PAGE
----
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BY PUMA PERL | From the act itself to the passing down of techniques and tools, tattooing is an intimate endeavor — so it is fitting that the South Street Seaport Museum’s new exhibition should bear such distinct marks of artistry, legacy, and collaboration.
“The Original Gus Wagner: The Maritime Roots of the Modern Tattoo” is a fascinating look at tattoo history through the study of a unique, exuberant artist: Augustus “Gus” Wagner (1872-1941).
During his time as a young merchant seaman, Wagner claimed to have been trained in the use of hand-made tools by tribesmen in Java and Borneo, and later studied under practitioners in Australia and London. By 1908, he was billing himself as “the most artistically marked up man in America,” with over 800 tattoos. Throughout his career, he continued to use his hand-held instruments, despite the emergence of electric tattooing machines. His work as a traveling tattooist, tattooed man, and circus performer spanned over 40 years. Along with other wandering artists, Wagner brought the art of the tattoo inland from coastal ports, making it part of small town American culture. Included in the exhibition are videos, tattooing tools, flashes, and pages from Wagner’s scrapbook, providing an education in hand tattoo techniques and a closer look into Wagner’s life.
Wagner met his wife, Maud, an aerialist and contortionist, at the 1904 Louisiana World’s Fair. He offered her a tattooing lesson in return for a date. Under his tutelage, she became the first well-known female tattooist. Their daughter, Lovetta, began tattooing at the age of nine; unlike her mother, whose body was covered by Wagner’s work, she had no tattoos of her own.
The Alan Govenar and Kaleta Doolin Tattoo Collection at the South Street Seaport Museum has a winding road that began when Alan Govenar was a 21-year-old studying American Folklore at Ohio State University. Seeking a subject for a fieldwork assignment, he came across a sign reading “As Ancient as Time, As Modern as Tomorrow — Tattooing by the Teacher of the Art Since 1928.” The tattooist turned out to be Old School artist and circus performer Leonard L. “Stoney” St. Clair (1912-1980). Govenar became a frequent visitor to the shop, and his lifelong fascination with tattooing began. Today, Govenar’s body of work on the topic includes the book “Stoney Knows How: Life As a Sideshow Tattoo Artist” and its award-winning documentary film adaptation, and three books with the legendary Don Ed Hardy, whose tattoo designs became the basis for a popular fashion line.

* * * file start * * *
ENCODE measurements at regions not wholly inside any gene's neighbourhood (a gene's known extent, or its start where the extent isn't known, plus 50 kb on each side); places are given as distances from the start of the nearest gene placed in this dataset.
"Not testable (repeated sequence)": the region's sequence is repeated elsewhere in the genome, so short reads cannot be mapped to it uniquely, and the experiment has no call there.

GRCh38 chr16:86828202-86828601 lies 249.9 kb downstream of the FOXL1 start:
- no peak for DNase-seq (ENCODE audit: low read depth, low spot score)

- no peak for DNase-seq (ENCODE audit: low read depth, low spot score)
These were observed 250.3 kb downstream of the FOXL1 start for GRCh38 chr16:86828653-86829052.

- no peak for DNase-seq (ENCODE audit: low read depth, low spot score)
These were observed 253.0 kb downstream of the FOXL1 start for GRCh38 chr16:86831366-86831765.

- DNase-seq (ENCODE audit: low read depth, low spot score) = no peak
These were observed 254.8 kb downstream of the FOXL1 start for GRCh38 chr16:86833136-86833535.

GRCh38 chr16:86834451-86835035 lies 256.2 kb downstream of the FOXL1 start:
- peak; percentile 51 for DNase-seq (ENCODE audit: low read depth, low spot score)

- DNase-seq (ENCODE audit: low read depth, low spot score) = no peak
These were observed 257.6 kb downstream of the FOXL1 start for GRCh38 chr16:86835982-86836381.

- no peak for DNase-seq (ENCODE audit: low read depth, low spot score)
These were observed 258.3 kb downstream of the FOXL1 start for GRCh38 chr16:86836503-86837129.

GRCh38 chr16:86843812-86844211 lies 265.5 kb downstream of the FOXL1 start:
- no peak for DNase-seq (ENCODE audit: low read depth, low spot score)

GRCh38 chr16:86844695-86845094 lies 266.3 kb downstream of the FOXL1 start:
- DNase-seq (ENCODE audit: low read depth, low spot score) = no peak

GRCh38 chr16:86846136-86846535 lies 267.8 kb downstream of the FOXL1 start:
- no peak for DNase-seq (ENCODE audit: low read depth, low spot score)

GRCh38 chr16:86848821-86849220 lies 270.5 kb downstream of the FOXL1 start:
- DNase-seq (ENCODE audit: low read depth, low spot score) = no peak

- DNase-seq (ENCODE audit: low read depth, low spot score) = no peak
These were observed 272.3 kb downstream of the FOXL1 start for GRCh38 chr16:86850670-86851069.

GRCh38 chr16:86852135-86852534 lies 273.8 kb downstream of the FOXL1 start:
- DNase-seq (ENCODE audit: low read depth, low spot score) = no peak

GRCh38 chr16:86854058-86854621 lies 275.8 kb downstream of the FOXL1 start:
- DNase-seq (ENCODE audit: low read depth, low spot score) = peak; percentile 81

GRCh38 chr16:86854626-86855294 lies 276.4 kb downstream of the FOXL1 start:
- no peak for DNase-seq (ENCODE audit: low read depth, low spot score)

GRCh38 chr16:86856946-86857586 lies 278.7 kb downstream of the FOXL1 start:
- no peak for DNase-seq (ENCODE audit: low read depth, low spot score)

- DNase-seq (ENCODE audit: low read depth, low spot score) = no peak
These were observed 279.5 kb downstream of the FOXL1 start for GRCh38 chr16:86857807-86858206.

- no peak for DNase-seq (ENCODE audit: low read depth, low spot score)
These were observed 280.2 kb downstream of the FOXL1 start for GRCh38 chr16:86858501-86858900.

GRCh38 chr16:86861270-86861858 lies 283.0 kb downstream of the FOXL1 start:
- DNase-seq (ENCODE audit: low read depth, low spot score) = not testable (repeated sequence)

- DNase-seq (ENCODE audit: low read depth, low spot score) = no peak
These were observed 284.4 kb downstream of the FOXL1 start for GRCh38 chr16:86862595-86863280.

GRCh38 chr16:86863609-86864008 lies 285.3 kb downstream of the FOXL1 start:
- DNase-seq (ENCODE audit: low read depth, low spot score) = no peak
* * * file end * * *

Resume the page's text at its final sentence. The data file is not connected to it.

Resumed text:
“It was very important to me to bring this [exhibition] to the Seaport Museum,” said writer, filmmaker, photographer and folklorist Govenar. “Not only for the sake of tattoo history, but to support the Museum.”
Seaport Museum Executive Director Captain Jonathan Boulware added, “Remarkably, four years after Hurricane Sandy, we’re still recovering. It’s also worth noting that we hadn’t yet fully recovered from the prior two blows: 9/11 and the recession of 2008. So, all things considered, we’re doing quite well! There’s much to be done to bring us fully back on line as the cultural anchor to the South Street Seaport Historic District, the birthplace of New York City. Exhibitions like this one are just right for us as we move ahead.”
The Jan. 28 opening reception included a live demonstration, utilizing Wagner’s original tattoo designs, by Daredevil Tattoo artists Brad Fink and Michelle Myles (141 Division St. in Chinatown; daredeviltattoo.com). Michael Wyatt had flown in from Dallas to attend the opening and to be tattooed by Myles, choosing a dragon head as his image. Wyatt became acquainted with Govenar at his coffee-roasting studio, Full City Rooster. Last July, he presented a studio event, “American Tattoo: As Ancient as Time, As Modern as Tomorrow,” with Govenar as special guest speaker (the event title is the same as Govenar’s 1996 ArtBox, which contained a 48-page book, 15 postcards, and three temporary tattoos).
Unlike the heavily inked Wyatt, Colin Graham, a Mariner at the Seaport Museum, was a tattoo virgin.
“I don’t think most people get their first tattoo at a museum’s opening exhibition,” he said. “I was a little anxious doing it in open view of a bunch of people, but I couldn’t turn down the opportunity to get tattooed by a first-class artist, and to choose an image from Gus Wagner’s collection. Brad joked with me while I was getting the piece done that I was going to probably feel a little lopsided and want to get one on my other arm. I do see some truth to the thought that once you have one, you’ll want another; the mental hurdle of getting your first is much bigger than for your second… I couldn’t be happier with how it came out. Brad Fink did a fantastic job, and I couldn’t imagine a better first tattoo.”
On view through June 4 at the South Street Seaport Museum (12 Fulton St., btw. South & Water Sts.). Museum hours: Wed.–Sun., 11am–5pm. The exhibit is free with Museum admission: $12 for adults; $8 for seniors (65+), $6 for ages 6–17. Tickets can be purchased in person at 12 Fulton St. or online at southstreetseaportmuseum.org. For info about Govenar’s work, visit docarts.com/about_us.html.